Background: Risk stratification plays an essential role in the management of patients with pulmonary arterial hypertension (PAH). The current European guidelines propose a three-stratum model to categorise risk as low, intermediate or high, based on the expected 1-year mortality. However, with this model, most patients are categorised as intermediate risk. We investigated a modified approach based on four risk categories, with intermediate risk subdivided into intermediate-low and intermediate-high risk.
Methods: We analysed data from the Comparative, Prospective Registry of Newly Initiated Therapies for Pulmonary Hypertension (COMPERA), a European pulmonary hypertension registry, and calculated risk at diagnosis and first follow-up based on World Health Organization functional class, 6-min walk distance (6MWD) and serum levels of brain natriuretic peptide (BNP) or N-terminal pro-BNP (NT-proBNP), using refined cut-off values. Survival was assessed using Kaplan-Meier analyses, log-rank testing and Cox proportional hazards models.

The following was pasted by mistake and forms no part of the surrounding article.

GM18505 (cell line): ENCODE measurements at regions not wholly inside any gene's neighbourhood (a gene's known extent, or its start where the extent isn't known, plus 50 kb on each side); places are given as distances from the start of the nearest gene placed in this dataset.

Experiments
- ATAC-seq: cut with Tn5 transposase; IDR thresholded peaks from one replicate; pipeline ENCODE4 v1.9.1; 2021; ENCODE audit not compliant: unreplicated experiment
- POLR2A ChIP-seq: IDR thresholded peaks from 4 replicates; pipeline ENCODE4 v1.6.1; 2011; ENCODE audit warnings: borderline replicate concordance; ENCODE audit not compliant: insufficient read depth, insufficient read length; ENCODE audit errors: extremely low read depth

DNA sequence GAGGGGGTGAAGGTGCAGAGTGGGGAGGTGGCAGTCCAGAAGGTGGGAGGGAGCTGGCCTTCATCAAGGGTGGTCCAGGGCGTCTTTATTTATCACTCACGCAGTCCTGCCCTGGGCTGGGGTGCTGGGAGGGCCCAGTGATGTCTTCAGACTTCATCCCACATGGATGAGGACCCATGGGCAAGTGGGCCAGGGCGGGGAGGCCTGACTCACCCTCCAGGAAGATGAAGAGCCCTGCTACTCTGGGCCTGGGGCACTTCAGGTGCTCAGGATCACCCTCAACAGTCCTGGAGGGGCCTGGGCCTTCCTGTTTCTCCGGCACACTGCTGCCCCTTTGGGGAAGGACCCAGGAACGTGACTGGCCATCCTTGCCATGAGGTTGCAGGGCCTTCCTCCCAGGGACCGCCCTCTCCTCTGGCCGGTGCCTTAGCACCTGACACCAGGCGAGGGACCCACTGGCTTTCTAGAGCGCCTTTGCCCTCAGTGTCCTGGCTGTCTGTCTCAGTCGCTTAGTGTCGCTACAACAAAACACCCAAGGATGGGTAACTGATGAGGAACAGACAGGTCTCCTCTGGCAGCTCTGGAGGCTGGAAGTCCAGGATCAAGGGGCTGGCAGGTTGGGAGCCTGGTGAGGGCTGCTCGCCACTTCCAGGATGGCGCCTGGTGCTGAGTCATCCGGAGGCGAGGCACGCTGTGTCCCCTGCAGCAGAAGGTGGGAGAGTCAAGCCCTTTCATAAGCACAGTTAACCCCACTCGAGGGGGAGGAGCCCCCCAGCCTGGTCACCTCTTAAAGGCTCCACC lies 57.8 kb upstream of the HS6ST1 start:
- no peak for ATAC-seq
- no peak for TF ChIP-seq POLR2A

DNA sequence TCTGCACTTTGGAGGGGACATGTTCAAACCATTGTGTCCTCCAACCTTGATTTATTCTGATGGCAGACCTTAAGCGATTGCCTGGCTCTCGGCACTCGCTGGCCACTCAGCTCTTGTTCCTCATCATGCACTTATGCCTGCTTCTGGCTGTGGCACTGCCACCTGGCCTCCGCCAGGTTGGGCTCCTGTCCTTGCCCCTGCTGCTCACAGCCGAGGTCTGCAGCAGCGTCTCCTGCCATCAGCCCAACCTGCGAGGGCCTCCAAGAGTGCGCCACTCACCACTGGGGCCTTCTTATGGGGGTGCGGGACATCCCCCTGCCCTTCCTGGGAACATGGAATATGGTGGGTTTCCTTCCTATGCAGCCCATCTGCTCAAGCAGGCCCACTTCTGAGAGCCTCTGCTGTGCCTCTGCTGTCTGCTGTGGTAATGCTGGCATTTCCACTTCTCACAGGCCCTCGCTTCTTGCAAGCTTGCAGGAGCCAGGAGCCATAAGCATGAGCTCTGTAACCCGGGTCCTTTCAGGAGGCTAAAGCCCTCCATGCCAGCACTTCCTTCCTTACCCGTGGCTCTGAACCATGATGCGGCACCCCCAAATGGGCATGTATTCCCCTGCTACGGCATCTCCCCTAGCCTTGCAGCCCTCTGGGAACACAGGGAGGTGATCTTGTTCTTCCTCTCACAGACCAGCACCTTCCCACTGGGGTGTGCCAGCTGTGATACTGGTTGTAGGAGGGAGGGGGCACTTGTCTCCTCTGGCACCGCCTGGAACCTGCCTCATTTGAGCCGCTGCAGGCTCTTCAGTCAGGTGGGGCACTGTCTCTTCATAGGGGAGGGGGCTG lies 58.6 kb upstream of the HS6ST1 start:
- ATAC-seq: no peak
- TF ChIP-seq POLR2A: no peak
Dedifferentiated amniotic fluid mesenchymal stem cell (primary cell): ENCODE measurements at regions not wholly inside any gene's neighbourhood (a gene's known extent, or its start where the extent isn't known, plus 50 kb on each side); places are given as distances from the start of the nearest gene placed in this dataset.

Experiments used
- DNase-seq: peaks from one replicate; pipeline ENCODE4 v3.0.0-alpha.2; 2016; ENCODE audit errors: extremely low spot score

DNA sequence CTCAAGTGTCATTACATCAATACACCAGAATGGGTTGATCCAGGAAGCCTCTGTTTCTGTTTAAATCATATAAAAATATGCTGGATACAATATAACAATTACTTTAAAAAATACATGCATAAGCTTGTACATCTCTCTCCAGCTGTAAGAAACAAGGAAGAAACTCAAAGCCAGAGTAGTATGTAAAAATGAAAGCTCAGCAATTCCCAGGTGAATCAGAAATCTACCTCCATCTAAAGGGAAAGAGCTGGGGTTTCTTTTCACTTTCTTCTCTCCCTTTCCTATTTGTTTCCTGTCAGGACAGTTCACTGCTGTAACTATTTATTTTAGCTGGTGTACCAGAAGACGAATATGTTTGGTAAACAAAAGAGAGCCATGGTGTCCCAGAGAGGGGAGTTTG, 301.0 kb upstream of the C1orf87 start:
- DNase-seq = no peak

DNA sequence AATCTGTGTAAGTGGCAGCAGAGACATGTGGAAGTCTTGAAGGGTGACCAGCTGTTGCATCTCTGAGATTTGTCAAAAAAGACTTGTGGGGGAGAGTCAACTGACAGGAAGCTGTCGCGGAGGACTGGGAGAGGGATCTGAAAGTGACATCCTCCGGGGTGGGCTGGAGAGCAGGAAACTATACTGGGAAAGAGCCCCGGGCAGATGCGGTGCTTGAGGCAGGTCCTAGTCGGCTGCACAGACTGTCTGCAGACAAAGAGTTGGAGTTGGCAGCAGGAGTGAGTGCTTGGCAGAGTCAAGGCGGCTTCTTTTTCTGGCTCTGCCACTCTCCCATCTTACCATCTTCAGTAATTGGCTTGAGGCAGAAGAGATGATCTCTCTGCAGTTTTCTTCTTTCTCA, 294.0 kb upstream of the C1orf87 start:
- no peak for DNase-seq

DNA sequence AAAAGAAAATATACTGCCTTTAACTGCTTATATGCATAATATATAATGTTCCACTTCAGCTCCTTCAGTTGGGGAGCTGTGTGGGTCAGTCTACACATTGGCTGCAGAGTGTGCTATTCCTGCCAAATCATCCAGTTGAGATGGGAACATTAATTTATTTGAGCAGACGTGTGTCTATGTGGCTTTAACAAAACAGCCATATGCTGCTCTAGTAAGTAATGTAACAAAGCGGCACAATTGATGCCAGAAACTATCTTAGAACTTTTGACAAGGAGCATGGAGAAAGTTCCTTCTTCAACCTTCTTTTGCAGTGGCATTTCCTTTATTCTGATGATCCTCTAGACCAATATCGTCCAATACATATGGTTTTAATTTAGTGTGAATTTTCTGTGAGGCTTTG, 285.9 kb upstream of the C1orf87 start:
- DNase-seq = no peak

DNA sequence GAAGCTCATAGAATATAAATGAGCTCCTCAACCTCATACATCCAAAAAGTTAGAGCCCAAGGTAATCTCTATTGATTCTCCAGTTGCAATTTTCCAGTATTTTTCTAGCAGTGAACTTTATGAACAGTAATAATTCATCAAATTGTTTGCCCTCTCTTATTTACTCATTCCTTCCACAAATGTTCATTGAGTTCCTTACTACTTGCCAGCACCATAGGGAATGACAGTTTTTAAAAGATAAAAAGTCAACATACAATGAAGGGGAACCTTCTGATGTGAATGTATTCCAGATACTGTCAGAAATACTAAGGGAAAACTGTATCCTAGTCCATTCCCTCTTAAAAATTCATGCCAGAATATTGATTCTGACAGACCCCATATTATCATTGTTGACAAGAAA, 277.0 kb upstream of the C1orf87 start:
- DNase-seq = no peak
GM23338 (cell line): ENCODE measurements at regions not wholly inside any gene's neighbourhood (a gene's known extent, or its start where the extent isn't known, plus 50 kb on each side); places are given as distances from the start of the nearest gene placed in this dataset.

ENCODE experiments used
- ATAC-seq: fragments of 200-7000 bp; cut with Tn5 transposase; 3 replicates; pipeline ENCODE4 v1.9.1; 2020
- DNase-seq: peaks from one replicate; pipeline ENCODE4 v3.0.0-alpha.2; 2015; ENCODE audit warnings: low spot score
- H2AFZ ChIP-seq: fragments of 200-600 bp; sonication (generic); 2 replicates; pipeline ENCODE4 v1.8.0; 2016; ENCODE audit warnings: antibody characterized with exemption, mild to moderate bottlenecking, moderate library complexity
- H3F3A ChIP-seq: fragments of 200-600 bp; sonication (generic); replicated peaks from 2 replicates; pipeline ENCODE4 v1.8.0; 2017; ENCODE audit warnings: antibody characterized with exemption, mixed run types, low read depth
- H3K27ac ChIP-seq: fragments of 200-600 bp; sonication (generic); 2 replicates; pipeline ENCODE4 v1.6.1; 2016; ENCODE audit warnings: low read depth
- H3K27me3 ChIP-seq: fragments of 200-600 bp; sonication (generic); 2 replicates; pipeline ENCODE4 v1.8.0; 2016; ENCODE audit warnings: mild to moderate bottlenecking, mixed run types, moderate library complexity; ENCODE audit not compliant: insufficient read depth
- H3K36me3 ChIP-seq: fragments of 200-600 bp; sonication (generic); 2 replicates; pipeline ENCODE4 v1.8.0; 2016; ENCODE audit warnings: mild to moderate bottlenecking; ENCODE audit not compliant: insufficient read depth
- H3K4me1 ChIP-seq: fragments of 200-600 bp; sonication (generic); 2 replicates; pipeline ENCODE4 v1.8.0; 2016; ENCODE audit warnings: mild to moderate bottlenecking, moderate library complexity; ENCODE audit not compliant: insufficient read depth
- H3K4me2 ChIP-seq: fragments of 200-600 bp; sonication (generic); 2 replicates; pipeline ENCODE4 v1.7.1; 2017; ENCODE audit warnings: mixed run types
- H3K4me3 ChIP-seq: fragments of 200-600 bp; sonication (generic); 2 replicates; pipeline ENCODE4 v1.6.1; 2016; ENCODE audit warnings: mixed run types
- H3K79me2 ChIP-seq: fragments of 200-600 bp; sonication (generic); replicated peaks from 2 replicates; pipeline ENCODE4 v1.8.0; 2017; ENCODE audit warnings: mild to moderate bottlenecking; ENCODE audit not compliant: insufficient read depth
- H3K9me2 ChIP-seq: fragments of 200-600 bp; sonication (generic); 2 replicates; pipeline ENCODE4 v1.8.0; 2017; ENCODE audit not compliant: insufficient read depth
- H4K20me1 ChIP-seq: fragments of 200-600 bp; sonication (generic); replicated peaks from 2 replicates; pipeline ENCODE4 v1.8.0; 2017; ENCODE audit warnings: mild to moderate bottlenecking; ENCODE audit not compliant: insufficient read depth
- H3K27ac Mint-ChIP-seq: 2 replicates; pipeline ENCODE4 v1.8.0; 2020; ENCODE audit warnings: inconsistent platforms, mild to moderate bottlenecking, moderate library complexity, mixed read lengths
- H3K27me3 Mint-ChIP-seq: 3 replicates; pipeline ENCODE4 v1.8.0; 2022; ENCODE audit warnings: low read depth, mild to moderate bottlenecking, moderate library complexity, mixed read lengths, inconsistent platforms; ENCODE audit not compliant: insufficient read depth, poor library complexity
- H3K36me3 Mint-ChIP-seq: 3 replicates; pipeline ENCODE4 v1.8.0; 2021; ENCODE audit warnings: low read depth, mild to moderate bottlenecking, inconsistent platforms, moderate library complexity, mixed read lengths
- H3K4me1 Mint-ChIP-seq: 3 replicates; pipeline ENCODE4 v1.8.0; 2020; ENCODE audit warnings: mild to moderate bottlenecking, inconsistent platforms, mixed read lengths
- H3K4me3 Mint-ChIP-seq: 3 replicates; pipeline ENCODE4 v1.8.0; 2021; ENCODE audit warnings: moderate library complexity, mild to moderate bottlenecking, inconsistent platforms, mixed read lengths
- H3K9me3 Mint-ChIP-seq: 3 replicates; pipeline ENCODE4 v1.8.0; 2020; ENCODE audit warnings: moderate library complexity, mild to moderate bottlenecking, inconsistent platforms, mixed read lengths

Results: Data from 1655 patients with PAH were analysed. Using the three-stratum model, most patients were classified as intermediate risk (76.0% at baseline and 63.9% at first follow-up). The refined four-stratum risk model yielded a more nuanced separation and predicted long-term survival, especially at follow-up assessment. Changes in risk from baseline to follow-up were observed in 31.1% of the patients with the three-stratum model and in 49.2% with the four-stratum model. These changes, including those between the intermediate-low and intermediate-high strata, were associated with changes in long-term mortality risk.
Conclusions: Modified risk stratification using a four-stratum model based on refined cut-off levels for functional class, 6MWD and BNP/NT-proBNP was more sensitive to prognostically relevant changes in risk than the original three-stratum model.
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